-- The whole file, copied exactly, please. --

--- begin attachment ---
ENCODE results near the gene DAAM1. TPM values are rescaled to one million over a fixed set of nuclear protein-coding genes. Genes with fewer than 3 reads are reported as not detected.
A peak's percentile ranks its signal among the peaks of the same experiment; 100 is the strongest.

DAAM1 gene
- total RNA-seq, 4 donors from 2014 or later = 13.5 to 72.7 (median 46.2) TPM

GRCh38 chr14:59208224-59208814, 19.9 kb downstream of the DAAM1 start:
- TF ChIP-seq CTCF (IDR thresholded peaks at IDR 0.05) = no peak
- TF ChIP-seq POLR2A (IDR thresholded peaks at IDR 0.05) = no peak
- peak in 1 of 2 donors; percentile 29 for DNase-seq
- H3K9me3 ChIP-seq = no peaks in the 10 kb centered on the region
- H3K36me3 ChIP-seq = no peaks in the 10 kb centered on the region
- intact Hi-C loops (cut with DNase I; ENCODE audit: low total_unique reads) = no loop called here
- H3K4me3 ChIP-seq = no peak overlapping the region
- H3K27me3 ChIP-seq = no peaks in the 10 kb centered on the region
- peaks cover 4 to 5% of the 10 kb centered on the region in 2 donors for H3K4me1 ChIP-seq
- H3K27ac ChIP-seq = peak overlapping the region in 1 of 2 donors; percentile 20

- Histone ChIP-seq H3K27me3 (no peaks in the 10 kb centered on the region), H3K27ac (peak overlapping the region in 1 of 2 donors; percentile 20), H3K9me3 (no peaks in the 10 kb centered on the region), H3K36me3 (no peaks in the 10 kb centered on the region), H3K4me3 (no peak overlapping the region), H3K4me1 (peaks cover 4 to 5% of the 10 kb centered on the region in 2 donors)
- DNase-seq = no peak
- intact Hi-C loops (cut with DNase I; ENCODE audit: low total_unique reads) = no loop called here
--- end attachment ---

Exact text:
ENCODE results near the gene DAAM1. TPM values are rescaled to one million over a fixed set of nuclear protein-coding genes. Genes with fewer than 3 reads are reported as not detected.
A peak's percentile ranks its signal among the peaks of the same experiment; 100 is the strongest.

DAAM1 gene
- total RNA-seq, 4 donors from 2014 or later = 13.5 to 72.7 (median 46.2) TPM

GRCh38 chr14:59208224-59208814, 19.9 kb downstream of the DAAM1 start:
- TF ChIP-seq CTCF (IDR thresholded peaks at IDR 0.05) = no peak
- TF ChIP-seq POLR2A (IDR thresholded peaks at IDR 0.05) = no peak
- peak in 1 of 2 donors; percentile 29 for DNase-seq
- H3K9me3 ChIP-seq = no peaks in the 10 kb centered on the region
- H3K36me3 ChIP-seq = no peaks in the 10 kb centered on the region
- intact Hi-C loops (cut with DNase I; ENCODE audit: low total_unique reads) = no loop called here
- H3K4me3 ChIP-seq = no peak overlapping the region
- H3K27me3 ChIP-seq = no peaks in the 10 kb centered on the region
- peaks cover 4 to 5% of the 10 kb centered on the region in 2 donors for H3K4me1 ChIP-seq
- H3K27ac ChIP-seq = peak overlapping the region in 1 of 2 donors; percentile 20

- Histone ChIP-seq H3K27me3 (no peaks in the 10 kb centered on the region), H3K27ac (peak overlapping the region in 1 of 2 donors; percentile 20), H3K9me3 (no peaks in the 10 kb centered on the region), H3K36me3 (no peaks in the 10 kb centered on the region), H3K4me3 (no peak overlapping the region), H3K4me1 (peaks cover 4 to 5% of the 10 kb centered on the region in 2 donors)
- DNase-seq = no peak
- intact Hi-C loops (cut with DNase I; ENCODE audit: low total_unique reads) = no loop called here